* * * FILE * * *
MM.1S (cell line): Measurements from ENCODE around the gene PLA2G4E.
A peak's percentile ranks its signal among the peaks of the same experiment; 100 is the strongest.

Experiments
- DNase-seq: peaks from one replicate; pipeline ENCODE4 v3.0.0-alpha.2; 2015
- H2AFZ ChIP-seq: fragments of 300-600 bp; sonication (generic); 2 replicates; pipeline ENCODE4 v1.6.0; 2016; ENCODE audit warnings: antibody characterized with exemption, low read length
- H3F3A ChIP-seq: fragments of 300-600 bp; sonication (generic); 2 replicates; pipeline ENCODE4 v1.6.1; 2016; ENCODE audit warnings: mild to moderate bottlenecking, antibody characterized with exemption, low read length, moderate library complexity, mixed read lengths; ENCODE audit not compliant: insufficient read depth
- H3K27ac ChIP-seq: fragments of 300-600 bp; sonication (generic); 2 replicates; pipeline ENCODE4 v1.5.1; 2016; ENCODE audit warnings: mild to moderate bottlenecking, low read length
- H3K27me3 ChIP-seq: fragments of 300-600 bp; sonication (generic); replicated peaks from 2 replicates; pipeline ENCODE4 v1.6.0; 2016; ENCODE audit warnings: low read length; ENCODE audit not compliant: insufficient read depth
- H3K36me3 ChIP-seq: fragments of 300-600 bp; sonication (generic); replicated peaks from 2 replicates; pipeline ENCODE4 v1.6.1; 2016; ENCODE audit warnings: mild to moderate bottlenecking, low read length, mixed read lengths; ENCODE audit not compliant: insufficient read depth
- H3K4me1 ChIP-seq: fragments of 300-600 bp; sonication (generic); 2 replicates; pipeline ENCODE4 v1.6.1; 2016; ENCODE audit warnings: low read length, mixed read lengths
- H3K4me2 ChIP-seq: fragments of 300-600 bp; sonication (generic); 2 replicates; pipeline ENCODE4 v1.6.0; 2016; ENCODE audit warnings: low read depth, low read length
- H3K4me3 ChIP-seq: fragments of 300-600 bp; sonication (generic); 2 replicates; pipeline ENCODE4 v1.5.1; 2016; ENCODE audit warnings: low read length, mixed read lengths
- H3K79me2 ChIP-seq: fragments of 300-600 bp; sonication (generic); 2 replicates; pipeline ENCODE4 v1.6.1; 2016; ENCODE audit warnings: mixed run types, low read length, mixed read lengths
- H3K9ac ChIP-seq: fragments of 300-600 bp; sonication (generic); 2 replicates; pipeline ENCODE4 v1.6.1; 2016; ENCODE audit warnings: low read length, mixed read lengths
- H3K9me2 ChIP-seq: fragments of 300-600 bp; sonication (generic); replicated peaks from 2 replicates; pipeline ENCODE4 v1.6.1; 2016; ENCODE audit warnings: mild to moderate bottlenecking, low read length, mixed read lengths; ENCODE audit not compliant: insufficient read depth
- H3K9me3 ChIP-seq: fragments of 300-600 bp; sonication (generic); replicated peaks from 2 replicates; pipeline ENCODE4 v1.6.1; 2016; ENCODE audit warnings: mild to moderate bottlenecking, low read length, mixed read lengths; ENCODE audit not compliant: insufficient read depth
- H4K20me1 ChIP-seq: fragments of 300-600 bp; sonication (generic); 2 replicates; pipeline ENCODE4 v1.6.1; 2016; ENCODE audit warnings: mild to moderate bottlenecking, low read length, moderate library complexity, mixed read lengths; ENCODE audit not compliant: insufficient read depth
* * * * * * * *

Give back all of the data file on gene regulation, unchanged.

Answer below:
MM.1S (cell line): Measurements from ENCODE around the gene PLA2G4E.
A peak's percentile ranks its signal among the peaks of the same experiment; 100 is the strongest.

Experiments
- DNase-seq: peaks from one replicate; pipeline ENCODE4 v3.0.0-alpha.2; 2015
- H2AFZ ChIP-seq: fragments of 300-600 bp; sonication (generic); 2 replicates; pipeline ENCODE4 v1.6.0; 2016; ENCODE audit warnings: antibody characterized with exemption, low read length
- H3F3A ChIP-seq: fragments of 300-600 bp; sonication (generic); 2 replicates; pipeline ENCODE4 v1.6.1; 2016; ENCODE audit warnings: mild to moderate bottlenecking, antibody characterized with exemption, low read length, moderate library complexity, mixed read lengths; ENCODE audit not compliant: insufficient read depth
- H3K27ac ChIP-seq: fragments of 300-600 bp; sonication (generic); 2 replicates; pipeline ENCODE4 v1.5.1; 2016; ENCODE audit warnings: mild to moderate bottlenecking, low read length
- H3K27me3 ChIP-seq: fragments of 300-600 bp; sonication (generic); replicated peaks from 2 replicates; pipeline ENCODE4 v1.6.0; 2016; ENCODE audit warnings: low read length; ENCODE audit not compliant: insufficient read depth
- H3K36me3 ChIP-seq: fragments of 300-600 bp; sonication (generic); replicated peaks from 2 replicates; pipeline ENCODE4 v1.6.1; 2016; ENCODE audit warnings: mild to moderate bottlenecking, low read length, mixed read lengths; ENCODE audit not compliant: insufficient read depth
- H3K4me1 ChIP-seq: fragments of 300-600 bp; sonication (generic); 2 replicates; pipeline ENCODE4 v1.6.1; 2016; ENCODE audit warnings: low read length, mixed read lengths
- H3K4me2 ChIP-seq: fragments of 300-600 bp; sonication (generic); 2 replicates; pipeline ENCODE4 v1.6.0; 2016; ENCODE audit warnings: low read depth, low read length
- H3K4me3 ChIP-seq: fragments of 300-600 bp; sonication (generic); 2 replicates; pipeline ENCODE4 v1.5.1; 2016; ENCODE audit warnings: low read length, mixed read lengths
- H3K79me2 ChIP-seq: fragments of 300-600 bp; sonication (generic); 2 replicates; pipeline ENCODE4 v1.6.1; 2016; ENCODE audit warnings: mixed run types, low read length, mixed read lengths
- H3K9ac ChIP-seq: fragments of 300-600 bp; sonication (generic); 2 replicates; pipeline ENCODE4 v1.6.1; 2016; ENCODE audit warnings: low read length, mixed read lengths
- H3K9me2 ChIP-seq: fragments of 300-600 bp; sonication (generic); replicated peaks from 2 replicates; pipeline ENCODE4 v1.6.1; 2016; ENCODE audit warnings: mild to moderate bottlenecking, low read length, mixed read lengths; ENCODE audit not compliant: insufficient read depth
- H3K9me3 ChIP-seq: fragments of 300-600 bp; sonication (generic); replicated peaks from 2 replicates; pipeline ENCODE4 v1.6.1; 2016; ENCODE audit warnings: mild to moderate bottlenecking, low read length, mixed read lengths; ENCODE audit not compliant: insufficient read depth
- H4K20me1 ChIP-seq: fragments of 300-600 bp; sonication (generic); 2 replicates; pipeline ENCODE4 v1.6.1; 2016; ENCODE audit warnings: mild to moderate bottlenecking, low read length, moderate library complexity, mixed read lengths; ENCODE audit not compliant: insufficient read depth